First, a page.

When it was launched a few years ago at MIT, the One Laptop Per Child project came under some criticism from domestic groups who argued it was disingenuous for the project to focus on the needs of educational systems in developing nations when there were plenty of needful, under-served children and students right in the OLPC organization’s backyard in the United States.
Now, in an interview, OLPC founder Nicholas Negroponte says the OLPC initiative plans to do something about it, by spinning out a separate organization during 2008 dubbed OLPC America. The new organization will work with the governments of the U.S.’s 50 states (an presumably, territories like Puerto Rico, the Virgin Islands, and Guam, as well as districts like Washington D.C.). According to Negroponte, the organization already has a director and a chairman, and will likely operate out of Washington D.C.-based offices.
Initially, the OLPC program focused on developing nations because of the sheer disparity between the amount of money those nations are able to put toward the education of a child, and the amount of money developed nations are able to invest. However, Negroponte indicated the U.S. had always been part of the OLPC project’s target market, just not the initial target. Expanding the OLPC to the U.S. educational market may also generate enough demand for the machines to enable OLPC to lower costs all around, as well as generate developer and user community momentum so new applications, tools, and educational programs can evolve from the OLPC project. It’ll also get kids in the U.S. and kids around the world talking to each other.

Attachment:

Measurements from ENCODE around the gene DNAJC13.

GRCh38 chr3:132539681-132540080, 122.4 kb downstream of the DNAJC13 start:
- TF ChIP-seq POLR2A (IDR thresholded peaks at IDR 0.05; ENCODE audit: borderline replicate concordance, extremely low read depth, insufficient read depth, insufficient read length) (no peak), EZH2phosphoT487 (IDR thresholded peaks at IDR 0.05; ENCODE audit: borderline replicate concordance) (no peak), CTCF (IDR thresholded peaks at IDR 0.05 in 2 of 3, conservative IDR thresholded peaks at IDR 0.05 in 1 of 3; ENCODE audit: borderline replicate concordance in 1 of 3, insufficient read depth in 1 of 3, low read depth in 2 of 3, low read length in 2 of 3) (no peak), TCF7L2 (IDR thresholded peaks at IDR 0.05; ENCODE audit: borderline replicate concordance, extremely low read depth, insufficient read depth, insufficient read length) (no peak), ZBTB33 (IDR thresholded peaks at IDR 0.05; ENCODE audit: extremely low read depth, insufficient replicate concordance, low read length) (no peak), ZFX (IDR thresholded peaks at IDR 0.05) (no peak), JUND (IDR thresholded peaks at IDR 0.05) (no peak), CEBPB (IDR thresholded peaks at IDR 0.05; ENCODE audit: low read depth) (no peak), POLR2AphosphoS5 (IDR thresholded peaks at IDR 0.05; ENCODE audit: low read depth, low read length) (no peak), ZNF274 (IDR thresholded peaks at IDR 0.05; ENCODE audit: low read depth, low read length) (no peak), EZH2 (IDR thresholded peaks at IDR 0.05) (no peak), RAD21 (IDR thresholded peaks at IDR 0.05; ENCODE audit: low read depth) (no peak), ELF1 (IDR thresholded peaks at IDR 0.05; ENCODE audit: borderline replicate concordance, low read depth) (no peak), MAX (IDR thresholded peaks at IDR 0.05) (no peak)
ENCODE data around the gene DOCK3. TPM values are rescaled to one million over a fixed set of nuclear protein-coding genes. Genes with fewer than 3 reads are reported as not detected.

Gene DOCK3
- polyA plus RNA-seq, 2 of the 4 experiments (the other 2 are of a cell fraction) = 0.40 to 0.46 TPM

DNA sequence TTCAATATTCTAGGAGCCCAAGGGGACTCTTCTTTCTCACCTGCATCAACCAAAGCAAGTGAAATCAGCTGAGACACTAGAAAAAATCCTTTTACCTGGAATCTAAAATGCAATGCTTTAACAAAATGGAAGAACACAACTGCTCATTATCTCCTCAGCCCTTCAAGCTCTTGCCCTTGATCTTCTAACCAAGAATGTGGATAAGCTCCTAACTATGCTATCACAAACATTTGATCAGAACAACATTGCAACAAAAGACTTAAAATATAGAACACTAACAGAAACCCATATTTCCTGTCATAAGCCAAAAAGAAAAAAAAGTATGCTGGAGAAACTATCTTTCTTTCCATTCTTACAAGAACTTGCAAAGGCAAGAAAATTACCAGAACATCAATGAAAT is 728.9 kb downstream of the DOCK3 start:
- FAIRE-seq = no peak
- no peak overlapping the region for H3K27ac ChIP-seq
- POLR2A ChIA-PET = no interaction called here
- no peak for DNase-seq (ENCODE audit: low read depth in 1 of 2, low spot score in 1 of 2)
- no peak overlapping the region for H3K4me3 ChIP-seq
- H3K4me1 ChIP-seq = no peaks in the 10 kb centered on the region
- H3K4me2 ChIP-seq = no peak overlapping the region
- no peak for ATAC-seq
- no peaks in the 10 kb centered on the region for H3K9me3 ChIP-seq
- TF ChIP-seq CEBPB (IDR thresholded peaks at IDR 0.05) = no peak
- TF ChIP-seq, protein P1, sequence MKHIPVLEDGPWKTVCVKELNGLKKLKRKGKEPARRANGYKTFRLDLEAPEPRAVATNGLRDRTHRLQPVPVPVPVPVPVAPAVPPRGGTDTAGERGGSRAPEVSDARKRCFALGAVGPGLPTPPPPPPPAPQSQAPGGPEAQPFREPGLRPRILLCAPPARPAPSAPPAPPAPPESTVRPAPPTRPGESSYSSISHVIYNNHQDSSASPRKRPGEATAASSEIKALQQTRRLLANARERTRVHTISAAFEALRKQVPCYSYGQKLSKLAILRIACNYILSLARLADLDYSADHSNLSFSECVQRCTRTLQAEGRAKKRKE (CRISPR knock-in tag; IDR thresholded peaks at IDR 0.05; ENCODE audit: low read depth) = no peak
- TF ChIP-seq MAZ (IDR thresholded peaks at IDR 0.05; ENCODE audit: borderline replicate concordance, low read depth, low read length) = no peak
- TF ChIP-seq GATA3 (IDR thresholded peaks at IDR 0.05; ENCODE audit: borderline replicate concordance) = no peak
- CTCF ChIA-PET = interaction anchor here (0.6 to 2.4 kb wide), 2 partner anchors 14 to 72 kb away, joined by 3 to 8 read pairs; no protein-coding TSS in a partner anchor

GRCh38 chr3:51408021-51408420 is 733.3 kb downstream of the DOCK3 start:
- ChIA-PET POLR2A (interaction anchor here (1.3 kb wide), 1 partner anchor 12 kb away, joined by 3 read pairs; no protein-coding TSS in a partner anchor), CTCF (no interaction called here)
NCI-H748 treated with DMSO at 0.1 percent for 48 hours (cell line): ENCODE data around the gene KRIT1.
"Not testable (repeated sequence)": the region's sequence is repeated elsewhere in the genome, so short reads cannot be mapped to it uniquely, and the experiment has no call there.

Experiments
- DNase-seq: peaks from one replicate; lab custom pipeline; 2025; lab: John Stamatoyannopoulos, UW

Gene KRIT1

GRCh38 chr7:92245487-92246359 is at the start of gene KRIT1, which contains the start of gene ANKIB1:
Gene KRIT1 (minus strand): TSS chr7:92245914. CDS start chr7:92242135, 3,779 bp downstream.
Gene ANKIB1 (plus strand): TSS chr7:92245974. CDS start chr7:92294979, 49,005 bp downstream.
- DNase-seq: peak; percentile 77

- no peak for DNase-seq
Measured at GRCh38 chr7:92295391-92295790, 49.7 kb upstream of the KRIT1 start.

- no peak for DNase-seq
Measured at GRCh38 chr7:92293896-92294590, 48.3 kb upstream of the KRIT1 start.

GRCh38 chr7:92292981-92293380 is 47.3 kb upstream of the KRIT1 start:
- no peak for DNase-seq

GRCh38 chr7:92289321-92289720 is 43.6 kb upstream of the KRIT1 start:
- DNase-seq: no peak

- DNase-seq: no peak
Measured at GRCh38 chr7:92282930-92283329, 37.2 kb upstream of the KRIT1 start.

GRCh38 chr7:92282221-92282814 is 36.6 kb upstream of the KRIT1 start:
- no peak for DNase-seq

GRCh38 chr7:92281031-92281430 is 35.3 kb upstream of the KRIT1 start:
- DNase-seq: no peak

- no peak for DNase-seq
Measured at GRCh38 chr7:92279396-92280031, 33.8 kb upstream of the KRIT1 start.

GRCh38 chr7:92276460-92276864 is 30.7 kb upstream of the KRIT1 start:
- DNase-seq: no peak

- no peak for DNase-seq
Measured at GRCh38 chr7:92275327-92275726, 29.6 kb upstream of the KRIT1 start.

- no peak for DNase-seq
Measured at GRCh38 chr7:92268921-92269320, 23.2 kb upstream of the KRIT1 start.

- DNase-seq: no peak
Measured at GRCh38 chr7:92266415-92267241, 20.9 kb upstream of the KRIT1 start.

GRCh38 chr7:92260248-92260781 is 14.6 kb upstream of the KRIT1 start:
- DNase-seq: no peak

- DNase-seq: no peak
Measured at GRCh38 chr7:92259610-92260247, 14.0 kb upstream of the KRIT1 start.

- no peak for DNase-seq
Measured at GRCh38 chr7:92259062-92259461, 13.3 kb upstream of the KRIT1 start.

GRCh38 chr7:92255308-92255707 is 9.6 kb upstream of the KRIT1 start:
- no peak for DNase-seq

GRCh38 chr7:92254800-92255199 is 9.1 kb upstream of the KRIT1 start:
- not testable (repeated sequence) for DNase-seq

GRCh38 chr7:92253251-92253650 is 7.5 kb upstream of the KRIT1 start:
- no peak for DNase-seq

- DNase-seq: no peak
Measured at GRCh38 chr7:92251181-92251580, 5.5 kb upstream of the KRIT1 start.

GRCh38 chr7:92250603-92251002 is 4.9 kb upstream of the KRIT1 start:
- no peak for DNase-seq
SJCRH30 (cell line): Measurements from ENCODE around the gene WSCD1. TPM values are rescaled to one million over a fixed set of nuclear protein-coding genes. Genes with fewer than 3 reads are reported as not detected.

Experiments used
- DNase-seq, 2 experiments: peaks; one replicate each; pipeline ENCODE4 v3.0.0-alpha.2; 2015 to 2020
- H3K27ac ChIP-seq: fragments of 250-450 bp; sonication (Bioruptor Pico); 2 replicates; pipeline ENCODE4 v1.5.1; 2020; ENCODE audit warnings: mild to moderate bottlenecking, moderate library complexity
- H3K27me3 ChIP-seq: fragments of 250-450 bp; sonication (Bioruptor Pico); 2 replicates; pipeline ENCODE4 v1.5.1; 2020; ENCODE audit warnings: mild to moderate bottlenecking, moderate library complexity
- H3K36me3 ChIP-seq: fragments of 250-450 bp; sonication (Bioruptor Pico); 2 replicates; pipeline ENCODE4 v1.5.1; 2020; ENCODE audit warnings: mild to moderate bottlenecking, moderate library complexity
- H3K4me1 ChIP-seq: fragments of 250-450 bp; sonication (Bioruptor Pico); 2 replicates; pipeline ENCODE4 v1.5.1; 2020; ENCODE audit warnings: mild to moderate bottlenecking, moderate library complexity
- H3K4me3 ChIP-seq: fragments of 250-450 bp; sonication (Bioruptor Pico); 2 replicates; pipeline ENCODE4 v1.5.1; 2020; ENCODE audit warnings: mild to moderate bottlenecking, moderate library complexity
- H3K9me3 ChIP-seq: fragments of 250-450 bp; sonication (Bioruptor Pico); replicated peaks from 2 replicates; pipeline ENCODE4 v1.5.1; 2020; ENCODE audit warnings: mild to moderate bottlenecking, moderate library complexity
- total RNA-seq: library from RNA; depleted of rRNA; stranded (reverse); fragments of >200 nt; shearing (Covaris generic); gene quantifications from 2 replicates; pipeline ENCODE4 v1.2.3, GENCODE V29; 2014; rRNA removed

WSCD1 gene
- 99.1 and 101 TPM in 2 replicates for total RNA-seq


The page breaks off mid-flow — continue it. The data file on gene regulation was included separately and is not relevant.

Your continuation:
The OLPC America announcement comes shortly after Intel unceremoniously withdrew from the OLPC project—and the OLPC initiative seems happy to be rid of the world’s largest chipmaker: “We made a sincere effort of rapprochement, but it was clear from even the way that Intel terminated the relationship—with an ‘inadvertent leak’—that their was no reciprocal sincerity. We made great strides before Intel joined us and we will continue to make great strides now that they have left the OLPC association,” the organization wrote on its site.
Negroponte also said the OLPC project is working with Microsoft to develop a dual-boot system which would enable OLPC laptops to dual-boot Windows and its own Linux-based operating system.
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